Biden: US to work for two-state solution

US vice president says Washington wants to talk with Iran but will take preemptive action if necessary.

NATO jaap de hoop 248.88 ap (photo credit: AP [file])
NATO jaap de hoop 248.88 ap
(photo credit: AP [file])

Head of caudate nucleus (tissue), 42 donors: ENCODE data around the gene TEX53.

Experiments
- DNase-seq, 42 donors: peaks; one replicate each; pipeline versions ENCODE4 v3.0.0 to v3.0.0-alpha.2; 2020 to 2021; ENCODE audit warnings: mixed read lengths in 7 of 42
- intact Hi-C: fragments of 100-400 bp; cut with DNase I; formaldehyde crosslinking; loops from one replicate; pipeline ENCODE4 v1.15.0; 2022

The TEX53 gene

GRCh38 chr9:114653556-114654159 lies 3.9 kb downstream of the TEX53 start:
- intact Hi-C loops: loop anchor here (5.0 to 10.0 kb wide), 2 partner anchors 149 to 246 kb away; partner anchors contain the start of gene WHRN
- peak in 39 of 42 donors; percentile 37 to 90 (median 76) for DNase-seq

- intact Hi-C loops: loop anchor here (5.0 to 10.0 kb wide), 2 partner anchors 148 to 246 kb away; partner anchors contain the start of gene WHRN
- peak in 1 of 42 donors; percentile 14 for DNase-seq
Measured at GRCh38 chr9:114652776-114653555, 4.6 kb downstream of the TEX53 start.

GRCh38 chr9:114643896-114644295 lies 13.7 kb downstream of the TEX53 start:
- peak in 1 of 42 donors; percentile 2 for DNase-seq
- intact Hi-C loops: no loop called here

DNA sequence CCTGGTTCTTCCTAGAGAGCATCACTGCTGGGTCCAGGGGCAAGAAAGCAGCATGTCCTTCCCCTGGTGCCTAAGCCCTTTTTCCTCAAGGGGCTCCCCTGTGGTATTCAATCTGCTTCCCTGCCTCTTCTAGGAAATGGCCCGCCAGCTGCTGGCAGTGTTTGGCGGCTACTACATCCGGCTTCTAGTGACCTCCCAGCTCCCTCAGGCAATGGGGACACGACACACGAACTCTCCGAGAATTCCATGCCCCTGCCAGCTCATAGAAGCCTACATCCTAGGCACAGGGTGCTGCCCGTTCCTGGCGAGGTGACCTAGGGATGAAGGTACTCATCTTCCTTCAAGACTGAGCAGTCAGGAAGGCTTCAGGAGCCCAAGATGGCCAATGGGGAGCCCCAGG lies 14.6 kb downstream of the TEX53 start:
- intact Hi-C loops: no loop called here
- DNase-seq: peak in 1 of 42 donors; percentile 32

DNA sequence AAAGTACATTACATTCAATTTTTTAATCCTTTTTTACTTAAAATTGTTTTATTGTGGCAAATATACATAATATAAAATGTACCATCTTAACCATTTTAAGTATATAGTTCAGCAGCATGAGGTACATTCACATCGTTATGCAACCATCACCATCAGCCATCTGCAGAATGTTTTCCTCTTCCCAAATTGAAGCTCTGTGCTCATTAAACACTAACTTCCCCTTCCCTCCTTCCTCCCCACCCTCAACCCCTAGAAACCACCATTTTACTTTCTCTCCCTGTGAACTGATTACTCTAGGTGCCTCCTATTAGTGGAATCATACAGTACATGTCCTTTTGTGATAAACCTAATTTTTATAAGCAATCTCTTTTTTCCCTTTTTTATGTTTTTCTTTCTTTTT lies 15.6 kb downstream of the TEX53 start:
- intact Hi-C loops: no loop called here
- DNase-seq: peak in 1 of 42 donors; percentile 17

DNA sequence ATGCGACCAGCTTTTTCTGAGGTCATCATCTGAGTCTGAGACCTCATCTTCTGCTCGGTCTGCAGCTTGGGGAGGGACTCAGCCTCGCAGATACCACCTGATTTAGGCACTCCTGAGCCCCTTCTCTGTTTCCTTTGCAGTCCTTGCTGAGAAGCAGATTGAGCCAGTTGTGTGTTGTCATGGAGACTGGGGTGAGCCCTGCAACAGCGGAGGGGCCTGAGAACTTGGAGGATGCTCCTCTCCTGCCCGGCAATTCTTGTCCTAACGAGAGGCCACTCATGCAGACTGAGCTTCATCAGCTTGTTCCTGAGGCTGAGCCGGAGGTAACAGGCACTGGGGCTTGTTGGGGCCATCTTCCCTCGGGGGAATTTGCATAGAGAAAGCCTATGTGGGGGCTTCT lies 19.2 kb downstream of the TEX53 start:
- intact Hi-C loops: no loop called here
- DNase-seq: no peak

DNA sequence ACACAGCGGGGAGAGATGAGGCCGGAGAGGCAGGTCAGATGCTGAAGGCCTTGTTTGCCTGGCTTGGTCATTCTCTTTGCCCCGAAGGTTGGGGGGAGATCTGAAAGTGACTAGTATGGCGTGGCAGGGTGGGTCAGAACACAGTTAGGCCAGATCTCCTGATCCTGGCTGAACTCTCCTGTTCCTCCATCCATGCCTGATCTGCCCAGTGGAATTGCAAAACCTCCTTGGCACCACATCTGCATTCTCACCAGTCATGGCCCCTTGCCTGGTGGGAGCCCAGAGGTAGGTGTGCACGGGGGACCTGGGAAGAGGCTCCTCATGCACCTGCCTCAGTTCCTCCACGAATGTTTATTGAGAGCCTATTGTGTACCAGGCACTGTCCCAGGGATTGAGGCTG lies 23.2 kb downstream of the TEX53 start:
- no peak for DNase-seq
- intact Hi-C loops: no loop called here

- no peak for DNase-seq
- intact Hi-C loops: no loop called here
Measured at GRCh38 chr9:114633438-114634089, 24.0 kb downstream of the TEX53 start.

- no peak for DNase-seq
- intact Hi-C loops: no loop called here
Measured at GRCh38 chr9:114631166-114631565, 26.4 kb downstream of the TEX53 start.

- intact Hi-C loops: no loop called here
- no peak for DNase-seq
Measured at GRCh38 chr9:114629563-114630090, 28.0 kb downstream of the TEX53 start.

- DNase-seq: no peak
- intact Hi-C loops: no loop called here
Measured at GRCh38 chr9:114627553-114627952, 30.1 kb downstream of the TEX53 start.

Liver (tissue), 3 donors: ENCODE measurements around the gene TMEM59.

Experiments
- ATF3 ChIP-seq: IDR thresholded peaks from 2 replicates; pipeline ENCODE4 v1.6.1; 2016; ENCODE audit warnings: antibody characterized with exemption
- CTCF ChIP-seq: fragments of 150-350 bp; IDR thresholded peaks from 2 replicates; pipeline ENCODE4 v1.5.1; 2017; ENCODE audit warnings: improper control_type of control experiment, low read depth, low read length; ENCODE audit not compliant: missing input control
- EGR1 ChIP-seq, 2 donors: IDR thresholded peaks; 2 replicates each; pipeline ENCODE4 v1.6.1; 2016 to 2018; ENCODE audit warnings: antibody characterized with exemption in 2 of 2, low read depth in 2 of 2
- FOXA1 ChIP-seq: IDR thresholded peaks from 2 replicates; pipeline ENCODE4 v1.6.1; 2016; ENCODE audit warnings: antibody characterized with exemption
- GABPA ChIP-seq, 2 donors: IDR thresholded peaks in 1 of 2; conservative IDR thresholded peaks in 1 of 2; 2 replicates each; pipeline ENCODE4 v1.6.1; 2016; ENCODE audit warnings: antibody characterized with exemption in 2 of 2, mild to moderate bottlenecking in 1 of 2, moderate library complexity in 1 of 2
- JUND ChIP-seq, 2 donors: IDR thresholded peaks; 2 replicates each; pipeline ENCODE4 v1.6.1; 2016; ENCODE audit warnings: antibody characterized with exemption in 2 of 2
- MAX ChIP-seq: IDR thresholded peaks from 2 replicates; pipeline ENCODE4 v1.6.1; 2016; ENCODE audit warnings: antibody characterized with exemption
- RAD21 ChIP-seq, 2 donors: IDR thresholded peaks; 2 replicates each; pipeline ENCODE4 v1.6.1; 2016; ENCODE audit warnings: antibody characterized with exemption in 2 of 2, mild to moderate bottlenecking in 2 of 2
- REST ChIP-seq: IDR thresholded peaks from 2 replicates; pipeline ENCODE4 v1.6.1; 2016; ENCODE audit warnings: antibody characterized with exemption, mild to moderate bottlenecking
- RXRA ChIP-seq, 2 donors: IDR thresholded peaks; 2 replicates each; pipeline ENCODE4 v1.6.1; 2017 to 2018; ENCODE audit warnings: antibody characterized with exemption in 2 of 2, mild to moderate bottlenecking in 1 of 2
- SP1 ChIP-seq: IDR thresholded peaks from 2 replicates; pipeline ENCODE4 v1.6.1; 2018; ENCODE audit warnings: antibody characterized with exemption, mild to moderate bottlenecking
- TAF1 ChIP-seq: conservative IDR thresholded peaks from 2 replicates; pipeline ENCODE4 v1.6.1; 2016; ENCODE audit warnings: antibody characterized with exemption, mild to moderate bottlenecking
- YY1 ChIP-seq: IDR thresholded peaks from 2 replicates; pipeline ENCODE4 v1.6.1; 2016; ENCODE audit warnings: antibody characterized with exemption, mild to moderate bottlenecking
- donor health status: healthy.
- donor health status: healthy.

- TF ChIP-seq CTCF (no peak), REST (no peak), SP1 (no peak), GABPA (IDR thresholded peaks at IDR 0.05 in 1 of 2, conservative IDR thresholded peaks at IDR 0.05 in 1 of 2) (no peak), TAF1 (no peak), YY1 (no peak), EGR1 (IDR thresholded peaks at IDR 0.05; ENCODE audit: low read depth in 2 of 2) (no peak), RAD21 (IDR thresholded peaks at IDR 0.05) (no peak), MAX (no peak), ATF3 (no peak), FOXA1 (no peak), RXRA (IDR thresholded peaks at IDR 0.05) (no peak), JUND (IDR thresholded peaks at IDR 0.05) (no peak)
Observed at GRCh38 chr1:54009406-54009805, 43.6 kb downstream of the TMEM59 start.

In a first speech regarding the Obama administration's foreign policy, US Vice President Joe Biden on Saturday stressed that the US will work towards a two-state solution for Israel and the Palestinians. Biden spoke at a meeting of world leaders at the Munich Security Conference where he noted that it was time for a just and safe resolution of the conflict. He also reiterated statements made by US President Barack Obama on the willingness to hold diplomatic talks with Iran, but stressed that the US will act to isolate and pressure Teheran if the Islamic Republic continues its current course and does not abandon its nuclear ambitions and support for terrorism. The US will strive to act preemptively to avoid having to choose between the risks of war and the dangers of inaction, said Biden. But he held out the option that the United States could take preemptive action against Iran if necessary to stop crises before they start. Speaking at the same conference, German Chancellor Angela Merkel said the West was ready to push for harsher penalties to prevent Teheran from developing nuclear arms. "It is a must to prevent Iran from having nuclear weapons," she said, alluding to international concerns that Teheran's civilian program could be used to declare such arms. Germany's chancellor also endorsed the principle of greater military support for the US in NATO operations but did not commit to additional deployment in Afghanistan. Biden also called for closer cooperation with Moscow, saying it was time to repair the rift in relations between the US and Russia. The US vice president noted that despite differences with Moscow, including US opposition to Russia's efforts to carve out independent states in Georgia, the US, NATO and Russia should cooperate to defeat the Taliban and al-Qaida. Also at the conference on Saturday, French President Nicolas Sarkozy made a similar statement, saying that Russia does not pose a military threat to the European Union or NATO and expressed that confidence between the partners had to be restored, France 24 TV news channel reported. The comments came just days after the former Soviet republic of Kyrgyzstan announced that it will shut down American access to the Manas air base, which the US uses to re-supply troops in Afghanistan. The decision followed Kyrgyzstan securing more than $2 billion in loans and aid from Russia. Biden added that allies must work together to combat extremism and noted that one way other nations can help is to take responsibility for some of the suspected terrorists at Guantanamo. Also Saturday, NATO Secretary-General Jaap de Hoop Scheffer blasted Europe's reluctance to respond to American calls for more troops in Afghanistan, saying countries like Germany and France need to "share the heavy lifting." Sarkozy did not mention the issue at all during the meeting. The NATO chief, a staunch supporter of US calls for more European troops in Afghanistan, referred to a joint call this week from Merkel and Sarkozy to strengthen Europe's role in NATO. He said it was a good idea but would not come without cost. "I'm frankly concerned when I hear the United States is planning a major commitment for Afghanistan but other allies are already ruling out doing more," he told a gathering of world leaders and top ministers at the Munich Security Conference. "That is not good for the political balance ... and it also makes the calls for Europe's' voice to be heard in Washington perhaps a bit more hollow than it should be." Germany has argued that its military is already too far stretched to commit more troops beyond the 4,500 now in the relatively calm north of Afghanistan. Instead, it has said the focus should be on future civil reconstruction, in conjunction with military security. The French parliament voted in September to keep 3,300 French troops in the Afghan theater, but has no current plans to increase the French contingent. Sarkozy argued for a Europe more ready to defend itself instead of relying on others, without touching on the Afghan troops issue. "Does Europe want peace, or does Europe want to be left in peace?" he asked. "If you want peace, then you need to have the requisite means to survive ... you need to have political and military power." De Hoop Scheffer said that if Europe wants a greater voice, it needs to do more. "The Obama administration has already done a lot of what Europeans have asked for including announcing the closure of Guantanamo and a serious focus on climate change," he said. "Europe should also listen; when the United States asks for a serious partner, it does not just want advice, it wants and deserves someone to share the heavy lifting." De Hoop Scheffer added that the same principle applies to Russian requests to be involved in Washington's plans to place a missile defense system in Eastern Europe. He said Russia cannot talk of a new "security architecture" yet build its own new bases in Georgia and support Kyrgyzstan's plans to close the Manas air base, used by the US. The US plans interceptor missiles in Poland and a radar station in the Czech Republic. Washington has said the system is aimed at preventing missile attacks by "rogue states" such as Iran, but Russian officials claim the true intention is to undermine Russia's defenses.